The Three Plans

by Dave Nuckols a member of the Commission, and Rev. Judy Zabe. Both Nuckols and Abe members of the Minnesota delegation to General Conference.

One-Church Plan (recommended by Council of Bishops)

This plan would allow for contextualization in different parts of the world (adapting some non-essential practices to different mission fields to maximize our witness and success in each place). It is based on the belief that we can be a church with a large enough tent for people to disagree about homosexuality and yet remain together as The United Methodist Church. It allows us to affirm that our unity and mission are more important than our disagreements.

Some of the key components of this plan:

It will neither affirm nor condemn LGBTQ persons. It would remove the controversial statement that the practice of homosexuality is “incompatible with Christian teaching” that has been experienced as hurtful by gay persons and as alienating by younger generations.

It relies on pastoral discretion. Clergy would decide which weddings to officiate or not officiate. Clergy—through their normal Board of Ordained Ministry process—would discern who is fit and fruitful for clergy service in their annual conference. This plan would remove the current prohibitions without creating new obligations or affirmation. This plan should put an end to clergy trials that are damaging to individuals and to our public witness.

It respects local church wishes. As for weddings, no local church would be forced to vote. However, the church property would not be used in same-sex weddings unless the local church updates its local church policy to specifically allow it. And as for clergy assignment, bishops would take local wishes into account concerning who is or is not a good fit for their appointment. So, practically speaking, there would be gay weddings and gay ordination in some parts of the United Methodist world, but it would not be forced on local churches.

It protects clergy rights to individual conscience. The Book of Discipline would protect clergy who do not want to officiate same-sex weddings. Likewise, all would be allowed to follow their conscience in matter of ordination.

Pros of this plan:

  • Allows for contextualization in different parts of the U.S. (this already exists in Africa, Asia, and Europe).
  • More coherent theology for unity because it no longer assumes that human sexuality is the defining theological issue for The UMC.
  • No more clergy trials.

Cons of this plan:

  • Does not completely satisfy the progressives because it does not bar some kinds of discrimination against married homosexuals in some parts of the UMC.
  • Does not completely satisfy the traditionalists because allowing same-sex marriage in any form violates their particular interpretation of scripture.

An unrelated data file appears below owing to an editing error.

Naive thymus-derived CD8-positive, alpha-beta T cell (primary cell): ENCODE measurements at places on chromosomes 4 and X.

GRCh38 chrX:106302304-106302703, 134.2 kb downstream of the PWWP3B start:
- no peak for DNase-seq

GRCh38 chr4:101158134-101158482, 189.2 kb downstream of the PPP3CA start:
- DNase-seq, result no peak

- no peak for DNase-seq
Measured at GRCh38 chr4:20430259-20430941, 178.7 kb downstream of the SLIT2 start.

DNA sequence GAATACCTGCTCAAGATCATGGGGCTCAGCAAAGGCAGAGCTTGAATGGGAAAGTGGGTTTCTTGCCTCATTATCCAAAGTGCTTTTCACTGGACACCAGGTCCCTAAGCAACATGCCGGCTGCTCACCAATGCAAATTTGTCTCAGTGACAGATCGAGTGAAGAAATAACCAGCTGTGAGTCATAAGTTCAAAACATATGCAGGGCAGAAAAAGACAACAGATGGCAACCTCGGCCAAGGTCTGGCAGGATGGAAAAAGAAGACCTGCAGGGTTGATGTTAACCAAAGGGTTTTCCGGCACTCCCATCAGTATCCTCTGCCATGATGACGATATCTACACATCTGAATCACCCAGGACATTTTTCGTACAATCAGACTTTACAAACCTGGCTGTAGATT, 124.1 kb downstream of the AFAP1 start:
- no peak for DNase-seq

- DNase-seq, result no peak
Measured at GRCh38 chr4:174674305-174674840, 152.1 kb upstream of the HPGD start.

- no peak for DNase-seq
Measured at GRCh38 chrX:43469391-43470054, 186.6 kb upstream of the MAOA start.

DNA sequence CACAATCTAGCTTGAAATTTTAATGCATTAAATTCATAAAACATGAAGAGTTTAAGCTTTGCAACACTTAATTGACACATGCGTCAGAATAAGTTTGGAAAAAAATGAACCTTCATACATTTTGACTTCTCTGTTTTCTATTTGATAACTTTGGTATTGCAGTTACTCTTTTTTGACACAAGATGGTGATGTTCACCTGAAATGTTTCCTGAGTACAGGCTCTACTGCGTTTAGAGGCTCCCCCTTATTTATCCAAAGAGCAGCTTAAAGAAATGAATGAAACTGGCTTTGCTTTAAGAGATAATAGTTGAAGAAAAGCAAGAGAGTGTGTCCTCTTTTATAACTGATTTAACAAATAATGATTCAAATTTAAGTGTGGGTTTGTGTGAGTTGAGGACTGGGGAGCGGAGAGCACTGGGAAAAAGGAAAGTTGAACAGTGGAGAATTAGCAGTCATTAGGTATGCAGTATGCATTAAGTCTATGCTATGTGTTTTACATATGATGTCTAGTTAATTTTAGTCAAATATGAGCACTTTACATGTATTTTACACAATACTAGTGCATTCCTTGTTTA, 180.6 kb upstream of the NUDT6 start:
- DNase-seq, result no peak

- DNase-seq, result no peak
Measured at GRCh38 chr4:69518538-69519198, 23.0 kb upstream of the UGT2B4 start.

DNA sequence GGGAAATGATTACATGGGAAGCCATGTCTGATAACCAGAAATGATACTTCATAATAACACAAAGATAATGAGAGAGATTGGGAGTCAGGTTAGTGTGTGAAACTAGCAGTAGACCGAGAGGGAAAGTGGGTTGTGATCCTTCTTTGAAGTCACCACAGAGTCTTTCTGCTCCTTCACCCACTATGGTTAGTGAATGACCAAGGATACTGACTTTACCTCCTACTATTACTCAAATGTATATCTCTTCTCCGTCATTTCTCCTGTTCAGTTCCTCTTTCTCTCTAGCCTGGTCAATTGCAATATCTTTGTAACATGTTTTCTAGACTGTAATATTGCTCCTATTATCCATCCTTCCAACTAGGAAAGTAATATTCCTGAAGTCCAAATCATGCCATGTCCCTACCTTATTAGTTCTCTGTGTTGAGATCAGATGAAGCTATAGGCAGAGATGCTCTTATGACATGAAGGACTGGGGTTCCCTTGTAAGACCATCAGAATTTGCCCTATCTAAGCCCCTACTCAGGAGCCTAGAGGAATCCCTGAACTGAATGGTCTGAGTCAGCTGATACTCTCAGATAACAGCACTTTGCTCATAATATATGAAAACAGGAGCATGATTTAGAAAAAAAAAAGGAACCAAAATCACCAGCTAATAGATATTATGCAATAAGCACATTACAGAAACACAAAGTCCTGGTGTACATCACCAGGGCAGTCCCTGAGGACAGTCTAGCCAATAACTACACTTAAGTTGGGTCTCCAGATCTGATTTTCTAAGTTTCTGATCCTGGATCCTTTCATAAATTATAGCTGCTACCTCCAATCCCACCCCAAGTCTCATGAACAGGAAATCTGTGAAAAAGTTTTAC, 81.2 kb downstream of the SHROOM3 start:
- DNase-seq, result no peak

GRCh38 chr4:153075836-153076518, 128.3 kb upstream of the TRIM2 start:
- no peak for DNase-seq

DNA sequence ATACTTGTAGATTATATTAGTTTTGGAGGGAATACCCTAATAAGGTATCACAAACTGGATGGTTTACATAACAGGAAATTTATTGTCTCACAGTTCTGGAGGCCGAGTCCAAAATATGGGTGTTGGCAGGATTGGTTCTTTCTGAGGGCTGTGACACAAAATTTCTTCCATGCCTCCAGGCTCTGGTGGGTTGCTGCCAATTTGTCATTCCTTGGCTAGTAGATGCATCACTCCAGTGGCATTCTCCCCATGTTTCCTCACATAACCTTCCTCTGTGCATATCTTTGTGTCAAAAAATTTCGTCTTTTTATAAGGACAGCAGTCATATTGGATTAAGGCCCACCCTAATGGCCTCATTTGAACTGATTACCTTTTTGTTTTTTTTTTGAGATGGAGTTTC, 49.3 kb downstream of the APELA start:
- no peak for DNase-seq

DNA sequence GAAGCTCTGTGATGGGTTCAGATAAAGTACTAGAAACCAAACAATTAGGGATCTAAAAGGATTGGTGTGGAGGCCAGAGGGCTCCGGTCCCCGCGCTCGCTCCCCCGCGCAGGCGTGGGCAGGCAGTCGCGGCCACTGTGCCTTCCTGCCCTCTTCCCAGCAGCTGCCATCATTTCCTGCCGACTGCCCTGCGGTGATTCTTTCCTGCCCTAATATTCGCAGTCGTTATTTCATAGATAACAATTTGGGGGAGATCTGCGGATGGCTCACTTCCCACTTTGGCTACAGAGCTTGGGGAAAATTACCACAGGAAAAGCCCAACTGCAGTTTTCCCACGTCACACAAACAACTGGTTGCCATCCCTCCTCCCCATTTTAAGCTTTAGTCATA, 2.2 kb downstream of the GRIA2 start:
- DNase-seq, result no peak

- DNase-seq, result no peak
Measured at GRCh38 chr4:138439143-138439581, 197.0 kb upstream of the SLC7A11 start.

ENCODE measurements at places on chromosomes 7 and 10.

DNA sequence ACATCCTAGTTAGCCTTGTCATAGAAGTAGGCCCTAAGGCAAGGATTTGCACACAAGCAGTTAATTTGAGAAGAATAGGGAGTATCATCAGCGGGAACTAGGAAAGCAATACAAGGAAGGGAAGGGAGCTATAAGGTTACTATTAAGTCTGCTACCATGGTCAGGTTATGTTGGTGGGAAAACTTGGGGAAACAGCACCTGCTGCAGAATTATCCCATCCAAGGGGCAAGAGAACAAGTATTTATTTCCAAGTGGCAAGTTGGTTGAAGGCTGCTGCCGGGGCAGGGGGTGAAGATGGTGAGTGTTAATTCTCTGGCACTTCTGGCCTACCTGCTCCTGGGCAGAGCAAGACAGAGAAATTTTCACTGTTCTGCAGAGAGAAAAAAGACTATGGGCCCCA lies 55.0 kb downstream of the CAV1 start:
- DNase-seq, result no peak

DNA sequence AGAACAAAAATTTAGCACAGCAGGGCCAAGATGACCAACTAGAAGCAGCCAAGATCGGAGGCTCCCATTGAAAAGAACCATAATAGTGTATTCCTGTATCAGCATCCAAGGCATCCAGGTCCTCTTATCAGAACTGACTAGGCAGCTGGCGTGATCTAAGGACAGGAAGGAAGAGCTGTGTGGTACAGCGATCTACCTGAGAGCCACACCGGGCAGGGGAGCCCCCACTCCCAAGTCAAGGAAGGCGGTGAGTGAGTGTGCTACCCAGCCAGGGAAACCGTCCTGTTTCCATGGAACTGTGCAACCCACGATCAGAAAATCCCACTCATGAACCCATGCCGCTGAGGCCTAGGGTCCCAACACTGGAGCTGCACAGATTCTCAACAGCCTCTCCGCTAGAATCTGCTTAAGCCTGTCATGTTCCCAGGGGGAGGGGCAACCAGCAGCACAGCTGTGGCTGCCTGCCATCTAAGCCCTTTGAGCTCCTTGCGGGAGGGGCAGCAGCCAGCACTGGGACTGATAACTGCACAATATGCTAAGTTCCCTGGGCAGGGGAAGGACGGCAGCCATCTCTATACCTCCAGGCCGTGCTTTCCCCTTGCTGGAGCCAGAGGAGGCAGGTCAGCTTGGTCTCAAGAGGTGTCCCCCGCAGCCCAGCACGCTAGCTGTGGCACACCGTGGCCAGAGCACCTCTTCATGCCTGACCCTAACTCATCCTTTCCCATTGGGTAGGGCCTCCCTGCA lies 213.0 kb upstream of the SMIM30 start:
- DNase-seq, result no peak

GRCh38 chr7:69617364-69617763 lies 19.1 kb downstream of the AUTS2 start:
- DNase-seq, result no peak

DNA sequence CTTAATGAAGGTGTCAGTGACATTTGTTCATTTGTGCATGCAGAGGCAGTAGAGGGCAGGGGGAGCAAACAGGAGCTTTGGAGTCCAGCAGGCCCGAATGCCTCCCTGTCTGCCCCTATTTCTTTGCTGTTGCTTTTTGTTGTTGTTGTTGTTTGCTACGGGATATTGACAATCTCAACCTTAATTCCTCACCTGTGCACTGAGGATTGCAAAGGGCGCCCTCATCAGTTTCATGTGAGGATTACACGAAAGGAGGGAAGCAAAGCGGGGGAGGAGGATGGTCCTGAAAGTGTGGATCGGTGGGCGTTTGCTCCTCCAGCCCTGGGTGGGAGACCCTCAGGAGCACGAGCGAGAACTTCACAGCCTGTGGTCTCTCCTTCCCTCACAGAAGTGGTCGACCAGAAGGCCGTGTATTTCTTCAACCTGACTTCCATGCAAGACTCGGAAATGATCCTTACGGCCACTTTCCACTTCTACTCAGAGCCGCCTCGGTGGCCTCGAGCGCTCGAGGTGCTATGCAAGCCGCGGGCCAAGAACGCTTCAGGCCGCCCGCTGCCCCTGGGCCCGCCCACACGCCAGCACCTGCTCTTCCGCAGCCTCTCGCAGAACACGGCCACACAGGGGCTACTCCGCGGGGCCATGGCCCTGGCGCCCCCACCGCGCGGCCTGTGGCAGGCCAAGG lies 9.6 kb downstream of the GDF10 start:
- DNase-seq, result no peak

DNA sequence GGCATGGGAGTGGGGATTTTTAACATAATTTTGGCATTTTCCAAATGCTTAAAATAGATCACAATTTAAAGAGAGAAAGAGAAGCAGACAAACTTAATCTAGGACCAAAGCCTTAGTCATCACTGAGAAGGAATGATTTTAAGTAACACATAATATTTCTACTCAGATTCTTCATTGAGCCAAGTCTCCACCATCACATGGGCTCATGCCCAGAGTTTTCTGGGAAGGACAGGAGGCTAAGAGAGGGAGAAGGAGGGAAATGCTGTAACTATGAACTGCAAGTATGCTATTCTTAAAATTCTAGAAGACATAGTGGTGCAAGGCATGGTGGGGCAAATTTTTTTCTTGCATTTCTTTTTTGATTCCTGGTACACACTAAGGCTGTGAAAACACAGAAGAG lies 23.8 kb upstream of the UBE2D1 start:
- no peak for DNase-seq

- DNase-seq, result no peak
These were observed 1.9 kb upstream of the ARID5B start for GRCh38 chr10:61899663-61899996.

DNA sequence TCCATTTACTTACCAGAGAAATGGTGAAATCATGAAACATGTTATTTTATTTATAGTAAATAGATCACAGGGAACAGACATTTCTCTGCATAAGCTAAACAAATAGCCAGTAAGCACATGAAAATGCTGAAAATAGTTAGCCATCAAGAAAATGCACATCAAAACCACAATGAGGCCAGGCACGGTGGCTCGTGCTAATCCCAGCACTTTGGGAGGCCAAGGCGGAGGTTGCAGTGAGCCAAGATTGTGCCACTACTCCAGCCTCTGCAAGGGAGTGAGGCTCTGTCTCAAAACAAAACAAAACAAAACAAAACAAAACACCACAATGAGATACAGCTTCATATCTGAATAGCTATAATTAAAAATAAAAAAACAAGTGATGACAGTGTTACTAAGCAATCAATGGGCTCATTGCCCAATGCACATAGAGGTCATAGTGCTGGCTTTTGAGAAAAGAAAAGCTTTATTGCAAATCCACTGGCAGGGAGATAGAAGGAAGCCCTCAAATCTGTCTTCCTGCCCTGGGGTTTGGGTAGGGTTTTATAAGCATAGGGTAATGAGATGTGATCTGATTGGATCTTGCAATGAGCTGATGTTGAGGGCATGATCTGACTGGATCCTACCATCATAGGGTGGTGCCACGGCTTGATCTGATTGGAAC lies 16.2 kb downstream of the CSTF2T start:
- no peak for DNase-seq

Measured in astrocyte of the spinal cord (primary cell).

Connectional Conferences Model (considered but not recommended by Council of Bishops)

The Connectional Conferences Model is grounded in a unified core that includes shared doctrine and services, and one Council of Bishops, while creating different branches that would have clearly defined values such as accountability, contextualization, and justice.

In the U.S., the five geographically distinct jurisdictional conferences would be replaced by three overlapping conferences: one traditional conference, one progressive conference, and one centrist or “uniting” conference. Each annual conference would choose to be a member of one of the three connectional conferences based on their affinity to the conference’s theological stance on homosexuality.  Any local church that disagrees with the annual conference decision could vote to join a different branch conference.

Pros of this plan:

  • Makes a place for all three viewpoints within the UMC and yet creates enough separation that there is clarity for each position.
  • Conferences and local churches could make a clear choice on human sexuality and yet enjoy some of the missional advantages of remaining a global church.

Cons of this plan:

  • Creates a complex structure that is more congregational than connectional.
  • It would take years of administrative work to put this in place—there would be many constitutional amendments that would be difficult to ratify in annual conferences around the world.
  • Churches may split as they try to determine which branch they will join.
    Some traditionalists would still be upset that LGBTQ people are being affirmed in some parts of the UMC
  • Some progressives would still be upset that LGBTQ people are being discriminated against in the UMC.

Traditionalist Model (not recommended by Council of Bishops)

The Traditionalist Model would affirm the current Book of Discipline statement that the practice of homosexuality is “incompatible with Christian teaching.” Boards of Ordained Ministry would still be prohibited from recommending LGBTQ candidates for ordination. Officiating same-sex marriages would still be a chargeable offense, and being a self-avowed and practicing gay clergy would continue to be a chargeable offense. 

The Traditionalist Model would demand increased accountability to the Book of Discipline—not only for individual pastors but also for churches, bishops, and even annual conferences, all of which could face punishment.

Pros of this plan:

  • Essentially preserves the status quo, which some want.
  • Requires no changes to our structure.

Cons of this plan:

  • It’s a plan for keeping the status quo; fighting will continue and it will compromise our mission with costly trials.
  • Plan is not a plan for unity; it tells the progressives to leave
  • We would likely lose most of our millennials and the next generations

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